Thursday, February 17, 2011

Time for another Whitney War

There's no denying the biannual Yale vs. Quinnipiac games are can't miss events in Greater New Haven. Since the long-awaited series finally began in 2006 with the Bobcats admission to ECAC Hockey, the crowds have been huge, the energy palpable and the games, for the most part, outstanding.

Friday's game at the TD Bank Sports Center has been sold out for over a week, and will be broadcast to the state on CPTV. The size of the crowd will actually be a little smaller than in years past because Quinnipiac has cut back the number of standing-room tickets to around 500 to make things more comfortable for fans in all aspects -- from parking to bathroom lines to actually being able to see the game. A crowd of around 3,800 will be announced, down from the mid-4,000 numbers we've seen in Hamden the last few years.

Both teams are excited, of course.

"We're definitely excited to play that game," Yale junior defenseman Nick Jaskowiak. "It's always fun to play in that building."

"There's definitely a buzz around campus," Quinnipiac senior defenseman Zach Hansen said. "You go into class and kids are asking 'are you going to win Friday?' I think our school and students take pride in something like beating Yale."

The Quinnipiac Chronicle, the school's newspaper, went the extra mile this week. Aside from the typical game preview, it used a two-word back page -- "Beat Yale" -- for fans to bring to the rink and flash as a handy sign. It also printed up seven chants, complete with explanations, the student section might want to use Friday. The chants range from the basic: "Beat Yale", "Rondeau, Rondeau" to the tasteless, "No means yes, yes means anal." That last chant is in reference to one used by a Yale fraternity in a You Tube video that caused controversy in October, but that doesn't make it any less offensive and classless.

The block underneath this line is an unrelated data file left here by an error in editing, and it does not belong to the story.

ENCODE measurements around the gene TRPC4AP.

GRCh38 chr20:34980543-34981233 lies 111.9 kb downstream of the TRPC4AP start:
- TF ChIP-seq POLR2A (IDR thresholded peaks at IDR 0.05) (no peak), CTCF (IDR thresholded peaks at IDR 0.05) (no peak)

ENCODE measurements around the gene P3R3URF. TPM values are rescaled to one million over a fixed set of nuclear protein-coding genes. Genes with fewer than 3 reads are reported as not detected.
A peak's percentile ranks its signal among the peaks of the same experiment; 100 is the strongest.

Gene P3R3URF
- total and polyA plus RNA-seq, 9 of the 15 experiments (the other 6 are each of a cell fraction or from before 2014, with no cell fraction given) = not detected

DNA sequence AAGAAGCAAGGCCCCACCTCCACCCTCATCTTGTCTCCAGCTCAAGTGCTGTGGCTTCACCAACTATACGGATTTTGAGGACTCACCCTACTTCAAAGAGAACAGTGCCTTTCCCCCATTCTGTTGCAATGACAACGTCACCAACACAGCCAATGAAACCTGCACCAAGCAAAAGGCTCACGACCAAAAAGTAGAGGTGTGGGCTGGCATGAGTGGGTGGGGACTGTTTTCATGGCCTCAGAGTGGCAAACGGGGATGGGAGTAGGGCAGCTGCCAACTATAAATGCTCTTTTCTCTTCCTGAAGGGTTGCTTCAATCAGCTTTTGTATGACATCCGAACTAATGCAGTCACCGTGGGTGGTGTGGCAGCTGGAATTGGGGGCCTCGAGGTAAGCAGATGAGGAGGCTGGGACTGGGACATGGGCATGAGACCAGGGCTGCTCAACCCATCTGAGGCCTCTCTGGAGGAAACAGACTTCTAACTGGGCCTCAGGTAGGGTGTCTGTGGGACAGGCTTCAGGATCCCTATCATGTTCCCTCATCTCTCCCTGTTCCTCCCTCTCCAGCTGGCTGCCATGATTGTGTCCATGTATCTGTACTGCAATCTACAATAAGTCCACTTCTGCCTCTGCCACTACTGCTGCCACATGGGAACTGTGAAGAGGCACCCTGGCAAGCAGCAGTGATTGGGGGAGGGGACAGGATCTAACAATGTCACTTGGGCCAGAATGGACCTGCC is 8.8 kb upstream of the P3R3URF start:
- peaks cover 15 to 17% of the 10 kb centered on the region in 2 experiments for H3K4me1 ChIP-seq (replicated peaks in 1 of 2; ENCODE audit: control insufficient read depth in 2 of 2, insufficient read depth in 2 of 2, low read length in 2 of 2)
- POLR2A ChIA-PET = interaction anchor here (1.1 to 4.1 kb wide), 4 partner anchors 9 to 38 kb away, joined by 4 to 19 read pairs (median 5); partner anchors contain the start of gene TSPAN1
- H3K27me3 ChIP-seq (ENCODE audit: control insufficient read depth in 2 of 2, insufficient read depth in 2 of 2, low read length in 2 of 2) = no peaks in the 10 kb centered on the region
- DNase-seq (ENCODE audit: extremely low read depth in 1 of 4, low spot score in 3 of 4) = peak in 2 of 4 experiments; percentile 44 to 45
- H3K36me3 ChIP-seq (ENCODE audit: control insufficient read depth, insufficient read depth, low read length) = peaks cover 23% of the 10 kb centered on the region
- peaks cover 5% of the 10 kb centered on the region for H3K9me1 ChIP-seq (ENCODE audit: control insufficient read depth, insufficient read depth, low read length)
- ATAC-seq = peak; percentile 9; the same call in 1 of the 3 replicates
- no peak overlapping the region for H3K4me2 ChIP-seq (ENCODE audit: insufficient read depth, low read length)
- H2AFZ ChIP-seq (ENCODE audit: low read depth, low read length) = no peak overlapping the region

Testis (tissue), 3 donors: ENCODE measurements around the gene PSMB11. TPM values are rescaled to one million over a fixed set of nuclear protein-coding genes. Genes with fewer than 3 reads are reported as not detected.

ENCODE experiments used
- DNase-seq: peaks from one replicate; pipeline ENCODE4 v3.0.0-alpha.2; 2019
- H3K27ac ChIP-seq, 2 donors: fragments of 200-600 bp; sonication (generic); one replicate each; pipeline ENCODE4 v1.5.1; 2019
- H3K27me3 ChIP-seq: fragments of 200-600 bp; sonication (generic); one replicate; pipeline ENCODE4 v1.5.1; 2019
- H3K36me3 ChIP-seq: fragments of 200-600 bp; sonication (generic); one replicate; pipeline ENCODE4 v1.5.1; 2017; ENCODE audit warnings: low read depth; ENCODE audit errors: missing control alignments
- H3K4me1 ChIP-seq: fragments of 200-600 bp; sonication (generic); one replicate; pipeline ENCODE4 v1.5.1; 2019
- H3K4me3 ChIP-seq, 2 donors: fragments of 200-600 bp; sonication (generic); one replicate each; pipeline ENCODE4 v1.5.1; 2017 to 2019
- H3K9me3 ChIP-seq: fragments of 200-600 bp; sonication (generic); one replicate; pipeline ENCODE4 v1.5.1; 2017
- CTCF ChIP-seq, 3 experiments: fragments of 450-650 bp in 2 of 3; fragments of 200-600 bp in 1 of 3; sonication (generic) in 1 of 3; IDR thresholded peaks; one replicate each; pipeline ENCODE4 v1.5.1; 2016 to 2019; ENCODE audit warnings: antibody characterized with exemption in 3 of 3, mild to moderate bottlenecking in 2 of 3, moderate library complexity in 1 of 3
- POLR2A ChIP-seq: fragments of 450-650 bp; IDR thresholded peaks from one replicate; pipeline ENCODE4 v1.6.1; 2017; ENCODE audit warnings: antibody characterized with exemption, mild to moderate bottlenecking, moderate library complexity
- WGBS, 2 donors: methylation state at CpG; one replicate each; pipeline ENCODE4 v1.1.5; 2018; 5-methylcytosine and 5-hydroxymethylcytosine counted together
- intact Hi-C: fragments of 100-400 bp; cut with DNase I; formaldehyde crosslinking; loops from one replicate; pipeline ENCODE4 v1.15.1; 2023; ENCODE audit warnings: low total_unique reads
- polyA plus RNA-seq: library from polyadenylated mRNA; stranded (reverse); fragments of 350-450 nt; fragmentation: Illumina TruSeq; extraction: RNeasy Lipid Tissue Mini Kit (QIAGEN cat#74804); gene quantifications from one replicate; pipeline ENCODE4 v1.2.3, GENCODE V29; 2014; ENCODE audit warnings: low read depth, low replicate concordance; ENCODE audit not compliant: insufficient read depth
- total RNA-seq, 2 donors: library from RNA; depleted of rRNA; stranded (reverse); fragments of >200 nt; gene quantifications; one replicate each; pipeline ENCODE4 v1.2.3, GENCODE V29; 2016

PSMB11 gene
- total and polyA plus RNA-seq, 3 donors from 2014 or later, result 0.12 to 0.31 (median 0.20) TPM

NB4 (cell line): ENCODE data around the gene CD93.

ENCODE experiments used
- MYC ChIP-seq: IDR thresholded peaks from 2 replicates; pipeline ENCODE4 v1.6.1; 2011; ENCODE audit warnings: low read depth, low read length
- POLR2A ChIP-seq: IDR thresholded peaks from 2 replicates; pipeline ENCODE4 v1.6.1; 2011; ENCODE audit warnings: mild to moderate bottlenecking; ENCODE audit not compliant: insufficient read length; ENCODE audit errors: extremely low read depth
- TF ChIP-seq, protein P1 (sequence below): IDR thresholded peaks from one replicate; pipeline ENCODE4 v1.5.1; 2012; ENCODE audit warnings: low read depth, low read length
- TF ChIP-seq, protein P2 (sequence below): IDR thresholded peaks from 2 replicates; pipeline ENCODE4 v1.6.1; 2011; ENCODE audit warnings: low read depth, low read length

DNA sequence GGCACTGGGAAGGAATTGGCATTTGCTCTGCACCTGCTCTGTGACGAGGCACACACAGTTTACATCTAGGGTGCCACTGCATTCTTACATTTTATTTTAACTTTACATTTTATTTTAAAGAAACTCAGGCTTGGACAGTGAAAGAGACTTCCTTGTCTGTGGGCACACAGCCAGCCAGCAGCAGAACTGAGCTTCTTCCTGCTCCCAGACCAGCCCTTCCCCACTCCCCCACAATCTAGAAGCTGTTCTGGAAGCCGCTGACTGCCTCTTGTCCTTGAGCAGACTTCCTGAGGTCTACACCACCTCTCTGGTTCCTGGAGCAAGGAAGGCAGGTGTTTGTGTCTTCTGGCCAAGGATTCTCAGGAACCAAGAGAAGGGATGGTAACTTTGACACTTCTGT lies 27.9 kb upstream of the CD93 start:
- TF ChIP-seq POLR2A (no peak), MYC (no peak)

In case you were wondering, the above photo was from the first Yale-Quinnipiac game at Ingalls Rink in 2006. Reid Cashman, pictured, took a crushing blow into the boards from Yale's Jean-Francois Boucher. Blood poured from the wound and literally puddled on the ice. It was like a crime scene. Gruesome. Cashman had four cuts around his eye, but only missed a shift or two after getting eight quickie stitches in the locker room. It was right around that moment that most realized this series was going to be intense.

Photo credit: Quinnipiac athletics


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